What will I be expected to read on this module?

All modules at Northumbria include a range of reading materials that students are expected to engage with. The reading list for this module can be found at: http://readinglists.northumbria.ac.uk
(Reading List service online guide for academic staff this containing contact details for the Reading List team – http://library.northumbria.ac.uk/readinglists)

What will I be expected to achieve?

Knowledge & Understanding:
To contextualise developments in practice through appropriate and informed contemporary art and cultural research.
To produce a range of practical outputs that employ effective intellectual and technical strategies, addressing dissemination and public engagement.
To evidence synergies of theory and practice, through form, content and context, in the development of research themes, and the production and delivery of practical outputs.

Intellectual / Professional skills & abilities:
To evidence effective organisational skills in relation to writing, project planning, contextual research, and time?management.
To demonstrate self-motivation, risk-taking, criticality, and independence of thinking in the development of a situated research-informed practice.
To evidence enterprise skills in researching, exploring and evaluating options for professional career development, and routes to build identity and viability in an artistic marketplace or workforce.


Personal Values Attributes (Global / Cultural awareness, Ethics, Curiosity) (PVA):
Develop an awareness of Ethics requirements for final projects

How will I be assessed?

Summative Assessment
On completion of the module assessment is summative. You are asked to demonstrate the development of your studio practice through the presentation of a significant body of ambitious practice-based research evidencing clear decision-making in relation to a sustainable studio practice and through the digital documentation of the ‘offsite’ component, an understanding of appropriate contexts for the public output of your art. (100% weighting) (MLO 1, 2, 3, 4, 5, 6, 7)
The submission comprises a folio of works presented in a format suited to?the critical, aesthetic and intellectual context for your ideas and practices. It should evidence how you are adapting and engaging with questions of dissemination and reception. This Folio must contain a word document of no more than 3500 words describing the provenance of your research activities in relation to contemporary modes of art production, timely discussions within your field and showing a sound knowledge of exhibition site and publics.
It includes your response to the live brief of the Baltic Research Exchange outlining its influence on your professional development of 1000 words (MLO 6).??
Assessment weighting:?100%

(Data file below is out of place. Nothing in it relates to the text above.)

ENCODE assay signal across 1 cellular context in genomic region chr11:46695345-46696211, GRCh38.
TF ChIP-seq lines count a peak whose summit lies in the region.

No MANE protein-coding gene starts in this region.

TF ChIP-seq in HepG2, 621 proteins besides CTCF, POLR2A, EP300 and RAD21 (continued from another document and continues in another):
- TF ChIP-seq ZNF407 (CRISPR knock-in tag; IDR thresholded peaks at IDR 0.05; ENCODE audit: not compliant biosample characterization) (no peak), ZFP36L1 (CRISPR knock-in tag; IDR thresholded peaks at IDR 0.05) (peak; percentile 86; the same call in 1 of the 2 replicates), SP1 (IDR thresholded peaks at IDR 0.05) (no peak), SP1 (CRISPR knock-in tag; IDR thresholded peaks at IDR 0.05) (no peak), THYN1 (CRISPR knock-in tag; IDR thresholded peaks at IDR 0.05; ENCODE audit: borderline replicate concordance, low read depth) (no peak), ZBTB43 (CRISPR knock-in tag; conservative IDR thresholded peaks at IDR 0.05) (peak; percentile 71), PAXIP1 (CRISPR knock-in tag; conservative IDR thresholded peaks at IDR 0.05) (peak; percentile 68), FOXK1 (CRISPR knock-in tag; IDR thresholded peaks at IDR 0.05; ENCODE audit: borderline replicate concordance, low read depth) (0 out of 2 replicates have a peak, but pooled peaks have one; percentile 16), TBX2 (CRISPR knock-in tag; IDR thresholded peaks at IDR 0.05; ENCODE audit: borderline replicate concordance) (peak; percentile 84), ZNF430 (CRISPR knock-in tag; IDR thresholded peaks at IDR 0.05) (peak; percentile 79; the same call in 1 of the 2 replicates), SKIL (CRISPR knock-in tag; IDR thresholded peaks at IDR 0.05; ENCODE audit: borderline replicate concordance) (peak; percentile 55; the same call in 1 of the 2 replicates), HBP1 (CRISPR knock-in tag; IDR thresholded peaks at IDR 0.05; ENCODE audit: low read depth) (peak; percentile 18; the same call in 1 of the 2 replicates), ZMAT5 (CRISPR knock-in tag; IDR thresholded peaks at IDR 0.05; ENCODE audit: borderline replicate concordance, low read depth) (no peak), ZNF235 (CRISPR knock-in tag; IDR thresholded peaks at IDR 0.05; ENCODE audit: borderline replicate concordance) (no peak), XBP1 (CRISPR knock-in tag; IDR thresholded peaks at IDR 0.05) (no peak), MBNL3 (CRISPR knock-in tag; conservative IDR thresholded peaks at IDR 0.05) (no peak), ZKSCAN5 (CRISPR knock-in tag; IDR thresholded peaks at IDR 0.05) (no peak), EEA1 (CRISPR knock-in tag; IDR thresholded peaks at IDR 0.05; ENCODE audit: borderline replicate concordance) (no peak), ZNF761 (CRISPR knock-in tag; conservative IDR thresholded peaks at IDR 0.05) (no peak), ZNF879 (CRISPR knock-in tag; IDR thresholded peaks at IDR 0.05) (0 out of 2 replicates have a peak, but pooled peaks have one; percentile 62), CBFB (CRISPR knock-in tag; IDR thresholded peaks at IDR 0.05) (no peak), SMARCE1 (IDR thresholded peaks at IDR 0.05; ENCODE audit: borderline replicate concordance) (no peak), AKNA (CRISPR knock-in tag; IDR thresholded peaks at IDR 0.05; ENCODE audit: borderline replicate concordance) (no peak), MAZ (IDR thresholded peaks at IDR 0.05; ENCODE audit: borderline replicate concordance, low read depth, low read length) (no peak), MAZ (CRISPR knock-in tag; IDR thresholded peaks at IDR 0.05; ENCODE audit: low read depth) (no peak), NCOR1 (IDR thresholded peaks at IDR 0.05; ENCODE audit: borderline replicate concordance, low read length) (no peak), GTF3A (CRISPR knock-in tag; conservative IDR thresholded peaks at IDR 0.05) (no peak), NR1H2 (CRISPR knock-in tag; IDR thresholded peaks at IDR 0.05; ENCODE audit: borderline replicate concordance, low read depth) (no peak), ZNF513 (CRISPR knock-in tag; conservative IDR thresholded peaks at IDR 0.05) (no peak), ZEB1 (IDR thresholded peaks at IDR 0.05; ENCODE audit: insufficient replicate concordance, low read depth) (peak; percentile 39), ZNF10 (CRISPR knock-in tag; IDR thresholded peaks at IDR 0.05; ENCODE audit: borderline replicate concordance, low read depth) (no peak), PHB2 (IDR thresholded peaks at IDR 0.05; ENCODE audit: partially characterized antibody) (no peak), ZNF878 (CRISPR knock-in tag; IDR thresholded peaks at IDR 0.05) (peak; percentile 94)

Pre-requisite(s)

VA7036, VA7037 or equivalent

Co-requisite(s)

TBC

Module abstract

Art Worlds challenges and supports you in expanding your understanding of the different settings in which your practice operates. There are many different “art worlds”: local/national/global, public sector/private, community-based, educational, virtual, self-organised/independent. Developing your practice involves carefully situating your practice in relation to such worlds and/or devising novel scenes through self-organised practices of “world-making”: building connections and creating anew the terms of a sustainable art practice.
In developing artwork(s) within this module, important questions will be asked of who might constitute an audience for the work, how the work might be ‘framed’ via textual material, social media activities and different communities, alongside choices regarding how and where the work is intended to come to fruition. The positioning of your work in relation to a range of social, cultural, political and technical discourses will inform your explorations.

Course info

Credits 60

Level of Study Postgraduate

Mode of Study 2 years full-time

Department Arts

Location Baltic 39, Newcastle upon Tyne

City Newcastle

Start September 2021

Fee Information

Module Information

All information on this course page is accurate at the time of viewing.

Courses starting in 2021 are offered as a mix of online and face to face teaching due to the ongoing Covid-19 pandemic.

We continue to monitor government and local authority guidance in relation to Covid-19 and we are ready and able to flex accordingly to ensure the health and safety of our students and staff.

Students will be required to attend campus as far as restrictions allow. Contact time will increase as restrictions ease, or decrease, potentially to a full online offer, should restrictions increase.

Our online activity will be delivered through Blackboard Ultra, enabling collaboration, connection and engagement with materials and people.